But that's just it: basketball in the west begins with UCLA. Two more examples: the last two times the Pac-10/12 had only two teams in the NCAA tournament (2010 and 2012) UCLA did not make the tournament. How UCLA goes impacts not just the entire conference, but maybe the entire West Coast basketball scene.
Perfect example: if you look at this year's Sweet 16, the most western teams are Baylor and Kansas.
And it goes deeper than that: the best players in the west have UCLA connections. Coming from the Pac-12 champions and the only Pac-12 team team to win a game in the tournament, Colorado's all-freshman Spencer Dinwiddie wanted to come to UCLA. Outside of Gonzaga and Colorado, the only other school that went beyond the first round was a New Mexico squad led by Drew Gordon, a UCLA transfer who was conference player of the year in the Mountain West.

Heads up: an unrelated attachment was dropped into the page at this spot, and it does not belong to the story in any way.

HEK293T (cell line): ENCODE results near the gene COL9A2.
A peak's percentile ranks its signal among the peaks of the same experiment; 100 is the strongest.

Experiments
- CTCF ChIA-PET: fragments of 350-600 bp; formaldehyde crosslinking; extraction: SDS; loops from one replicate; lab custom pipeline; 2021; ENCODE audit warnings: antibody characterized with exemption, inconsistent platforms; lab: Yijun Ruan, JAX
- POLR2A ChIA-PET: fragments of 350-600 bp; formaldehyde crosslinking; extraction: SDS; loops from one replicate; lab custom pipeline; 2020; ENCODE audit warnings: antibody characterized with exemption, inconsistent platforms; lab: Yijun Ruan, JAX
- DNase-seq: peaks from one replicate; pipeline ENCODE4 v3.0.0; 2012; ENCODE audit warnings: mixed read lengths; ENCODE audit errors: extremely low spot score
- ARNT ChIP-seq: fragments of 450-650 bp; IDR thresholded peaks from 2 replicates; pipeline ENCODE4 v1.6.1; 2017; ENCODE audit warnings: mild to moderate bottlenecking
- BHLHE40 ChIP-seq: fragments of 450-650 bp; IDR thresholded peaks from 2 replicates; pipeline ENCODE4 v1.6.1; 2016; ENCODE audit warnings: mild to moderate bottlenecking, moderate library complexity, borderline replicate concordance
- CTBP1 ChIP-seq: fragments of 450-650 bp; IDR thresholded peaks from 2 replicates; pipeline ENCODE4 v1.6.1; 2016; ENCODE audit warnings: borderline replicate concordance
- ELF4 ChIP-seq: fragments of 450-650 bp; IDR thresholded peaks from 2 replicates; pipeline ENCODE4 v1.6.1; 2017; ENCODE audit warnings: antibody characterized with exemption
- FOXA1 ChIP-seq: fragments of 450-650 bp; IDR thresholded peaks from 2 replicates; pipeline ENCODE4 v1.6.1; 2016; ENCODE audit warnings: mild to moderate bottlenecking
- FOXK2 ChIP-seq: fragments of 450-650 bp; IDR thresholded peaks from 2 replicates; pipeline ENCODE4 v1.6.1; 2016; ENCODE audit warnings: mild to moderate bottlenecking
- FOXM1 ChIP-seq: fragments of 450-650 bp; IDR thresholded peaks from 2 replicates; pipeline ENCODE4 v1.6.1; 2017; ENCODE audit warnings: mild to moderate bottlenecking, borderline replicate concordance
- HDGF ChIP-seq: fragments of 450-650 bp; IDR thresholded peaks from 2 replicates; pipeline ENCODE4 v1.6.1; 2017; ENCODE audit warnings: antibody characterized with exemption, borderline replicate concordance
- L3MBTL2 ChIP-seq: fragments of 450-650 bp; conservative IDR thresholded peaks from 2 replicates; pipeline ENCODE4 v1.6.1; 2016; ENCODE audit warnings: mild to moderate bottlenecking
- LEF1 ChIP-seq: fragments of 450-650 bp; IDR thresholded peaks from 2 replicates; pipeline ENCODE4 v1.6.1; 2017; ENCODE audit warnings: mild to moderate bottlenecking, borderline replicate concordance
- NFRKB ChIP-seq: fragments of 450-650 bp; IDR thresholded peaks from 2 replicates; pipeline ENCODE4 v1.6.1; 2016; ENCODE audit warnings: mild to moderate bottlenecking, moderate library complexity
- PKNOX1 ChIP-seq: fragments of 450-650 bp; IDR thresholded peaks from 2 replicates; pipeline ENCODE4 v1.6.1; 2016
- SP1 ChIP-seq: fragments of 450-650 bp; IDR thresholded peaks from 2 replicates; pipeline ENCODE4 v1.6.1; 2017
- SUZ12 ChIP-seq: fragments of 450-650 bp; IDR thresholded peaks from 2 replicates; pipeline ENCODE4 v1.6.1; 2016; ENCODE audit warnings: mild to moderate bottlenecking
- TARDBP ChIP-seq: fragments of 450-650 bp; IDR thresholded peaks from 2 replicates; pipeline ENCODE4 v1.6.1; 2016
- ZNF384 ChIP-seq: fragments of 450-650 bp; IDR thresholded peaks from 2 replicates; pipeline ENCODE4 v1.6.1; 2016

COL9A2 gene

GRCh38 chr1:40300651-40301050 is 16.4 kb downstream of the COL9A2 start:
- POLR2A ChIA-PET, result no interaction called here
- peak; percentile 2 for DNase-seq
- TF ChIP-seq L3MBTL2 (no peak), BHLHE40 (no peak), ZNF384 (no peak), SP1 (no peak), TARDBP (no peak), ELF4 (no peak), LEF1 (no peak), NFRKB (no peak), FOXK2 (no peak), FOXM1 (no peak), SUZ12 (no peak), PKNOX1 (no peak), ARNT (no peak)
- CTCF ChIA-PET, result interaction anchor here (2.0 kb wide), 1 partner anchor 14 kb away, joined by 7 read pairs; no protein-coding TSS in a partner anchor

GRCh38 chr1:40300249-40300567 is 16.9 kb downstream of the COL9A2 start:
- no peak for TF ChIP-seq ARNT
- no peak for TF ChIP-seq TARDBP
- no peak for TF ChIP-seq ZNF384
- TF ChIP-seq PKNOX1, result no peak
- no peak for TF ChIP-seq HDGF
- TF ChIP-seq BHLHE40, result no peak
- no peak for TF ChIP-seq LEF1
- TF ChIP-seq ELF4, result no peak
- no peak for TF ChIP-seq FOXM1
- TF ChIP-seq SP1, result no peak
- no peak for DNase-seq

Yes, the west is down this year, in no small part due to UCLA. The west needs UCLA so that Kansas won't be the western-most power program.
4. The NBA
While Howland has done well, UCLA has always turned out NBA players. The complete list is here. Not to take any credit away from Howland who definitely prepares players for the NBA, the fact that the list contains UCLA players from the Lavin
error era proves that there is something about UCLA, regardless of who occupies Coach Wooden's seat on the bench. The next likely UCLA basketball Hall of Famer Reggie Miller played under two of the worst coaches in UCLA history in Larry Farmer and Walt Hazzard. Yet, he did okay for himself, wouldn't you say?
In short, UCLA is a place where future pros play.
5. Coach Wooden